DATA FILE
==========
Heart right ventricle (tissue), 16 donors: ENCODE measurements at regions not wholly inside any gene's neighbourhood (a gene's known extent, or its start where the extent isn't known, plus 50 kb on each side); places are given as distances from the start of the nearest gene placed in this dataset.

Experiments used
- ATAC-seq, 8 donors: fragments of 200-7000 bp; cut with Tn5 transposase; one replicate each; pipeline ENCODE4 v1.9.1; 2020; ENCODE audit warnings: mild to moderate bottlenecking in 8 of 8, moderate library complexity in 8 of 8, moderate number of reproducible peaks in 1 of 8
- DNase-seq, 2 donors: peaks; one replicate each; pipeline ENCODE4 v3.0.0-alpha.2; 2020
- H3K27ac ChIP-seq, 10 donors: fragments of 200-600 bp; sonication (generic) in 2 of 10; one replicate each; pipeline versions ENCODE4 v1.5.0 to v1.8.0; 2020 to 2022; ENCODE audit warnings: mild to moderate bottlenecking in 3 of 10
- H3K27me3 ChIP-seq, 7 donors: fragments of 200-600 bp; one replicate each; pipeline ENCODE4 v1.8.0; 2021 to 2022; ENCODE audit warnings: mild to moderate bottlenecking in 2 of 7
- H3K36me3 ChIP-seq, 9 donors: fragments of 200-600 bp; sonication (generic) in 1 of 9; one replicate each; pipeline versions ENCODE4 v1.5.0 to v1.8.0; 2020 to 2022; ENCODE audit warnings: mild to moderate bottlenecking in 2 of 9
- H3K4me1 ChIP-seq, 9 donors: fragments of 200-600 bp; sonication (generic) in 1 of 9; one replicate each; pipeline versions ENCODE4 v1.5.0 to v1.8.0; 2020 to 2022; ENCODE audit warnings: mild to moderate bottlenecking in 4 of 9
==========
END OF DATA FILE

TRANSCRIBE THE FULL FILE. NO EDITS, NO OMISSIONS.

Heart right ventricle (tissue), 16 donors: ENCODE measurements at regions not wholly inside any gene's neighbourhood (a gene's known extent, or its start where the extent isn't known, plus 50 kb on each side); places are given as distances from the start of the nearest gene placed in this dataset.

Experiments used
- ATAC-seq, 8 donors: fragments of 200-7000 bp; cut with Tn5 transposase; one replicate each; pipeline ENCODE4 v1.9.1; 2020; ENCODE audit warnings: mild to moderate bottlenecking in 8 of 8, moderate library complexity in 8 of 8, moderate number of reproducible peaks in 1 of 8
- DNase-seq, 2 donors: peaks; one replicate each; pipeline ENCODE4 v3.0.0-alpha.2; 2020
- H3K27ac ChIP-seq, 10 donors: fragments of 200-600 bp; sonication (generic) in 2 of 10; one replicate each; pipeline versions ENCODE4 v1.5.0 to v1.8.0; 2020 to 2022; ENCODE audit warnings: mild to moderate bottlenecking in 3 of 10
- H3K27me3 ChIP-seq, 7 donors: fragments of 200-600 bp; one replicate each; pipeline ENCODE4 v1.8.0; 2021 to 2022; ENCODE audit warnings: mild to moderate bottlenecking in 2 of 7
- H3K36me3 ChIP-seq, 9 donors: fragments of 200-600 bp; sonication (generic) in 1 of 9; one replicate each; pipeline versions ENCODE4 v1.5.0 to v1.8.0; 2020 to 2022; ENCODE audit warnings: mild to moderate bottlenecking in 2 of 9
- H3K4me1 ChIP-seq, 9 donors: fragments of 200-600 bp; sonication (generic) in 1 of 9; one replicate each; pipeline versions ENCODE4 v1.5.0 to v1.8.0; 2020 to 2022; ENCODE audit warnings: mild to moderate bottlenecking in 4 of 9